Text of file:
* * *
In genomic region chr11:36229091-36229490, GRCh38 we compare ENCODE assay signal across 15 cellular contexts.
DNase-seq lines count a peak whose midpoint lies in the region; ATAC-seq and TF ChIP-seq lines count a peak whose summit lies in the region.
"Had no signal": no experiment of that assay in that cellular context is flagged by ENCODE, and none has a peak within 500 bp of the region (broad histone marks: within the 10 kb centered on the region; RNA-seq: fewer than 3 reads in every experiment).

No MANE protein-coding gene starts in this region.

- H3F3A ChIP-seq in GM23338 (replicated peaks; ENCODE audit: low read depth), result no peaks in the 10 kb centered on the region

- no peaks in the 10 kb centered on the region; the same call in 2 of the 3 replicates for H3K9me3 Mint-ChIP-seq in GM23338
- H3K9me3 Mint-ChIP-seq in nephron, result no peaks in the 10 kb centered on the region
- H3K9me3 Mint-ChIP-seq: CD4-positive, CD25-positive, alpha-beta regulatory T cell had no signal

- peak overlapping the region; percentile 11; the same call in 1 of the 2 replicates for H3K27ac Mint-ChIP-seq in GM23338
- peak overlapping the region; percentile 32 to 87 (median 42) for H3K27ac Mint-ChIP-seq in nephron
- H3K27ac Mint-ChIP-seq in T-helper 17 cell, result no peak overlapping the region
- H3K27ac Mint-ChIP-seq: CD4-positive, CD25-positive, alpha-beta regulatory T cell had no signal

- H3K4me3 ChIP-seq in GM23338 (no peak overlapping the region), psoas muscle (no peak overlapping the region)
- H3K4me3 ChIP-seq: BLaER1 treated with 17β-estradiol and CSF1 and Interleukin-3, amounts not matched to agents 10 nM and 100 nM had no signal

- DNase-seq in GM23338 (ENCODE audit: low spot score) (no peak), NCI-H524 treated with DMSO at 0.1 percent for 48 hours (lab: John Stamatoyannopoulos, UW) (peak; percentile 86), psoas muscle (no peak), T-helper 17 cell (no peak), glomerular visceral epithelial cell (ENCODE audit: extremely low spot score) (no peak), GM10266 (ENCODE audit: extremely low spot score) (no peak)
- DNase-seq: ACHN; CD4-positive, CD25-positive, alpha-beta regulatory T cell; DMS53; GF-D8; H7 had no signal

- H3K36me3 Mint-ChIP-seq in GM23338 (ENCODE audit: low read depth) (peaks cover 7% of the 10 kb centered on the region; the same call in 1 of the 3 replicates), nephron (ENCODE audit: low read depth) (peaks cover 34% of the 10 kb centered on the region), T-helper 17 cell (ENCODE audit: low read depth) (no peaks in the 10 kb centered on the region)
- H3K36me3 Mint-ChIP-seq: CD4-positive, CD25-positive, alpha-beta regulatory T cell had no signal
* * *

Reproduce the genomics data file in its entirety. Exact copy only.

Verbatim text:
In genomic region chr11:36229091-36229490, GRCh38 we compare ENCODE assay signal across 15 cellular contexts.
DNase-seq lines count a peak whose midpoint lies in the region; ATAC-seq and TF ChIP-seq lines count a peak whose summit lies in the region.
"Had no signal": no experiment of that assay in that cellular context is flagged by ENCODE, and none has a peak within 500 bp of the region (broad histone marks: within the 10 kb centered on the region; RNA-seq: fewer than 3 reads in every experiment).

No MANE protein-coding gene starts in this region.

- H3F3A ChIP-seq in GM23338 (replicated peaks; ENCODE audit: low read depth), result no peaks in the 10 kb centered on the region

- no peaks in the 10 kb centered on the region; the same call in 2 of the 3 replicates for H3K9me3 Mint-ChIP-seq in GM23338
- H3K9me3 Mint-ChIP-seq in nephron, result no peaks in the 10 kb centered on the region
- H3K9me3 Mint-ChIP-seq: CD4-positive, CD25-positive, alpha-beta regulatory T cell had no signal

- peak overlapping the region; percentile 11; the same call in 1 of the 2 replicates for H3K27ac Mint-ChIP-seq in GM23338
- peak overlapping the region; percentile 32 to 87 (median 42) for H3K27ac Mint-ChIP-seq in nephron
- H3K27ac Mint-ChIP-seq in T-helper 17 cell, result no peak overlapping the region
- H3K27ac Mint-ChIP-seq: CD4-positive, CD25-positive, alpha-beta regulatory T cell had no signal

- H3K4me3 ChIP-seq in GM23338 (no peak overlapping the region), psoas muscle (no peak overlapping the region)
- H3K4me3 ChIP-seq: BLaER1 treated with 17β-estradiol and CSF1 and Interleukin-3, amounts not matched to agents 10 nM and 100 nM had no signal

- DNase-seq in GM23338 (ENCODE audit: low spot score) (no peak), NCI-H524 treated with DMSO at 0.1 percent for 48 hours (lab: John Stamatoyannopoulos, UW) (peak; percentile 86), psoas muscle (no peak), T-helper 17 cell (no peak), glomerular visceral epithelial cell (ENCODE audit: extremely low spot score) (no peak), GM10266 (ENCODE audit: extremely low spot score) (no peak)
- DNase-seq: ACHN; CD4-positive, CD25-positive, alpha-beta regulatory T cell; DMS53; GF-D8; H7 had no signal

- H3K36me3 Mint-ChIP-seq in GM23338 (ENCODE audit: low read depth) (peaks cover 7% of the 10 kb centered on the region; the same call in 1 of the 3 replicates), nephron (ENCODE audit: low read depth) (peaks cover 34% of the 10 kb centered on the region), T-helper 17 cell (ENCODE audit: low read depth) (no peaks in the 10 kb centered on the region)
- H3K36me3 Mint-ChIP-seq: CD4-positive, CD25-positive, alpha-beta regulatory T cell had no signal